I assure you, I haven’t changed since you last saw me. At least, well — I have difficulty, these days, seeing myself in mirrors, but Gareth assures me that I am as the night he met me. Paler, I expect, and with a tendency toward redness in the eyes, but ah, Clarinda, you would know me. I would smile for you. I would be certain not to show any teeth.
Thank you for warning me about Jordan. The spiders had told me he’d left the manor — they were very grateful for it, in fact — but they do not know the meaning of swords or garlic. For you, my dear, yes, I will try to send him home, but I cannot promise. I wish he would let me go.
I’m sorry; Jordan will not be returning to you. I have arranged to have his effects shipped with this letter.
Forgive me. I did not have a choice.
Thank you for understanding. I wish Gareth would do the same. He has worked himself into a lather thinking that Jordan set the gates ablaze, sword in hand, shrieking of betrayal, because I had somehow encouraged him.
He thinks I did it in letters. I only write those to you.
At any rate, now I’ve dealt with one fool and the other has locked himself in the tower, raging at the bats. Honestly.
I am unharmed, and thank you for your concern — really, thank you; such a thing is far beyond my expectations, all things considered. I am spending my evenings in the library and the woods, though if Gareth doesn’t come out soon, I may see exactly how far I can travel.
Tell me good things, I beg you. Has Isabella tamed that horse? Does James have his first real blade? Have you convinced Barrett to take you to London at last? Tell me what you’re dreaming of. Tell me what you had for dinner. I don’t care. I want to have a conversation that isn’t just screaming.
Ah, such an anniversary already! I understand the traditional gift is china; please accept this milk and sugar set, which I believe is in fact from China, and forgive my tardiness. I have not been keeping track of the years.
As always, I hope you are happy. I confess there was much about Jordan that startled me — his hair suddenly thin, and him so grey! — but I wish I could see the lines that time and laughter have etched into your beauty. I am thrilled to hear that you enjoyed London, and thank you so much for the lovely hat; I particularly appreciate the feathers. It’s been so long since I’ve been able to appreciate birdsong, and this has brought the memories close.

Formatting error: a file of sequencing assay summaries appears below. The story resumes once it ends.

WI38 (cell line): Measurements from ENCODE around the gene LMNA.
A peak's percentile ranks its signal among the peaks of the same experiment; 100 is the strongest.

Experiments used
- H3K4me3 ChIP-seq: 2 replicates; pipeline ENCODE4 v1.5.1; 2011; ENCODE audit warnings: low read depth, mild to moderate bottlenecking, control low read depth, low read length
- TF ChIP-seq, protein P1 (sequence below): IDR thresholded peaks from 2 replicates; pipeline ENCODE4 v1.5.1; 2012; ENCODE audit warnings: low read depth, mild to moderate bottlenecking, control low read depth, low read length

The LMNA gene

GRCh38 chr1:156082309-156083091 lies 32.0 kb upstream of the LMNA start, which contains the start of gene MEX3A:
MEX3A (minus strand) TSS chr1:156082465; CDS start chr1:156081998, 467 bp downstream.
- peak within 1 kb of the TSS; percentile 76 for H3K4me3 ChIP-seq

I trust that you and Barrett are not having too much difficulty in covering for Jordan’s untimely disappearance. I expect that he was a popular man, still; he had that smile! I suspect it is his compatriots you are protecting, rather than any concern for my tainted safety, but I concur — I should also hate for anyone seeking him to come to an unfortunate end. It’s best that his obsessions end with him.
I do, in a way, find myself distressed. Only in moments — and it’s not guilt. He showed up frothing, his fist full of communion wafers, and the things he said! The stake, as though he would . . . he deserved what was coming. But I remember a boy of fifteen, somewhere in time’s distance, rings on his fingers and a song in his teeth. It’s lost, somewhere in darkness and water, with the girl I used to be.
Oh, but I don’t mean to be maudlin. You asked about Gareth; he has at least come out of the tower, though he spends a great deal of time stalking the halls or flapping about. He burned my stationery; this is written on vellum I had one of the village boys smuggle for me. Spare me the tediousness of the devil’s tantrums. Still, he spoke to me the other night — if only to ask me to pass the serving girl — so it’s a start, I suppose.
This is a grim letter. I assure you, I’m overall quite well. I have been spending more time with the spiders, and with the horses; the mountain pass is most beautiful in the dark of the moon. I do love the night silence, and all the years stretching ahead.
I’m so sorry! Gareth and I had another disagreement, and I decided to sleep off my anger, which apparently took significantly longer than I had planned. I have awoken to a stabbing headache, continued disgruntlement, and three of your letters; I apologize for making you worry. I appreciate that you did not, in fact, send soldiers to the gates — or at least, I hope you didn’t. Gareth is no longer here to tell me.